By Abe Shunsuke, staff writer
Japan and Iran, despite being worlds apart, culturally and geographically, share one thing in common: Both countries impose the death penalty.
A pair of Iranian film directors behind a suspense drama on the issue that is prohibited from being screened in Iran are hoping that their work will resonate with Japanese viewers, as well as citizens in other countries, when it goes on general release.
Titled “Ballad of a White Cow,” the film will hit theaters across Japan from Feb. 18.
Co-directors Maryam Moghaddam and Behtash Sanaeeha, noting that Iran carries out “the second highest number of executions in the world,” said in a statement they hope the movie “will lead to open discussions” on the issue of capital punishment.
“Ballad of a White Cow” centers around a female protagonist whose life is turned upside down after she learns that her husband was innocent of the crime for which he was executed.
After the real culprit comes forward, the widow, who is raising a daughter with a severe hearing impairment, petitions the court to apologize for wrongly convicting her husband.
Moghaddam, 52, and Sanaeeha, 43, were both born and raised in Iran. Inspiration for the movie came from Moghaddam’s childhood experience of her father being executed for a political crime.
The pair spent 10 years or so examining dozens of cases in and outside Iran of innocent people being executed.
They thought about how they could smash “the cycle of violence” represented by capital punishment based on a premise that “wrong judgments can be handed down as long as they are made by humankind.”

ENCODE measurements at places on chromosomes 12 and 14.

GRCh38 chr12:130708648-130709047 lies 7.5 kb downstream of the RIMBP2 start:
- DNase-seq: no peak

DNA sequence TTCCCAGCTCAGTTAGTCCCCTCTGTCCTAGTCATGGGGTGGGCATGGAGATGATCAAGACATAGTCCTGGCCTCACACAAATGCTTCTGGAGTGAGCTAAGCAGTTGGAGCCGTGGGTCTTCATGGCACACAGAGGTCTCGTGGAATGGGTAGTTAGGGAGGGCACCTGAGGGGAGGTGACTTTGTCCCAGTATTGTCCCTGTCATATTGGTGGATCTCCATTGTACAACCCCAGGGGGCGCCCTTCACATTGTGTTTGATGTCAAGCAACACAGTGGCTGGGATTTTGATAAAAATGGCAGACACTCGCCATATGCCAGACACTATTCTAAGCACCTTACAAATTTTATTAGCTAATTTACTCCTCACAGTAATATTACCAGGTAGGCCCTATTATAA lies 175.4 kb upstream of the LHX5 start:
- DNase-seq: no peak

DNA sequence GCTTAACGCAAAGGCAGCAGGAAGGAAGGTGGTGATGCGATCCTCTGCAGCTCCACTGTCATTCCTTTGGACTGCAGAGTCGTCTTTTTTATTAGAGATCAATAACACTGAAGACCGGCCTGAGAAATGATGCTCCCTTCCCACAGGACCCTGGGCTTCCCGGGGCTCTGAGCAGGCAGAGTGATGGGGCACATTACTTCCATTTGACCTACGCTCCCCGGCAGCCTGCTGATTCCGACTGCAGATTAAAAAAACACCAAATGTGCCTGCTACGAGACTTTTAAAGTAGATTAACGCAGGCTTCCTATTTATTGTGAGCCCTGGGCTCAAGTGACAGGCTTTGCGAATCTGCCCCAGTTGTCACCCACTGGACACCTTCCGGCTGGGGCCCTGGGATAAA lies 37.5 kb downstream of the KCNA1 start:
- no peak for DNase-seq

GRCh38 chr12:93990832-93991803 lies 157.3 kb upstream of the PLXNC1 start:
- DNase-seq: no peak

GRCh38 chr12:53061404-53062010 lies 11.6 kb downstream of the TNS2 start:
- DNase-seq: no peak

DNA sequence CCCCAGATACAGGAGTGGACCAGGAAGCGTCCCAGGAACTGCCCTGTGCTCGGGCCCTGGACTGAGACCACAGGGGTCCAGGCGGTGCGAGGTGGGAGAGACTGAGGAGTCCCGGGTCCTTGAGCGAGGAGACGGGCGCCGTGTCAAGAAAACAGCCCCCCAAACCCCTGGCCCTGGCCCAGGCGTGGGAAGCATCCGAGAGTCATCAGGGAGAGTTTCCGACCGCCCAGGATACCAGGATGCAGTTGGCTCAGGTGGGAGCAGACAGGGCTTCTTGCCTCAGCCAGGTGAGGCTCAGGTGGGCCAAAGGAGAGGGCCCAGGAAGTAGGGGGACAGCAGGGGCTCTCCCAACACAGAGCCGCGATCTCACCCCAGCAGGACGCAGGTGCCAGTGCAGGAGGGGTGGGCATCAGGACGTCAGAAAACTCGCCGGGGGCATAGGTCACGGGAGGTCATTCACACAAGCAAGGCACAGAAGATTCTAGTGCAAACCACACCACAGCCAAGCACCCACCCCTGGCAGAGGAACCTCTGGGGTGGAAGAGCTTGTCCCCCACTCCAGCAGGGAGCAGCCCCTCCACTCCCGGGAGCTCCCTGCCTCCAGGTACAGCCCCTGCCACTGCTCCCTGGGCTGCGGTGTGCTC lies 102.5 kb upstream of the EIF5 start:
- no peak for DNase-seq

According to Amnesty International, the international human rights group, at least 246 individuals were put to death in Iran in 2020, the second highest figure after China, which executed more than 1,000 people that year.
In “Ballad of a White Cow,” the judge who holds power over life and death tells his own son that “criminals would run rampant were it not for capital punishment,” a notion that Moghaddam asserts is nonsense.
“Statistics in countries without the death penalty show that there are fewer criminal acts than reported in Iran,” Moghaddam said. “I wanted to drive home the importance of dialogue on this issue through the scene of the judge and his son exchanging opinions on capital punishment.”
As of 2020, figures show that 144 of the world’s 198 countries and regions had abolished or suspended the use of capital punishment.
“The practice has become a thing of the past in most nations,” Sanaeeha said. “Working together (with like-minded people in Japan), I am striving to create a better society as a citizen of a country that still practices capital punishment.”
In a separate endeavor, the Eurospace theater in Tokyo’s Shibuya Ward screened seven death penalty-themed movies during the week from Feb. 12 through Feb. 18.
Among the titles shown was a documentary about Sakae Menda, who was convicted of a double murder and sentenced to death in the 1950s, only to be exonerated in a retrial in 1983. Menda died in 2020 aged 95.
Also shown was “Just Mercy,” a 2019 biographical drama about a Black lawyer in the United States who fights to win freedom for a fellow African-American facing execution for a murder he didn’t commit.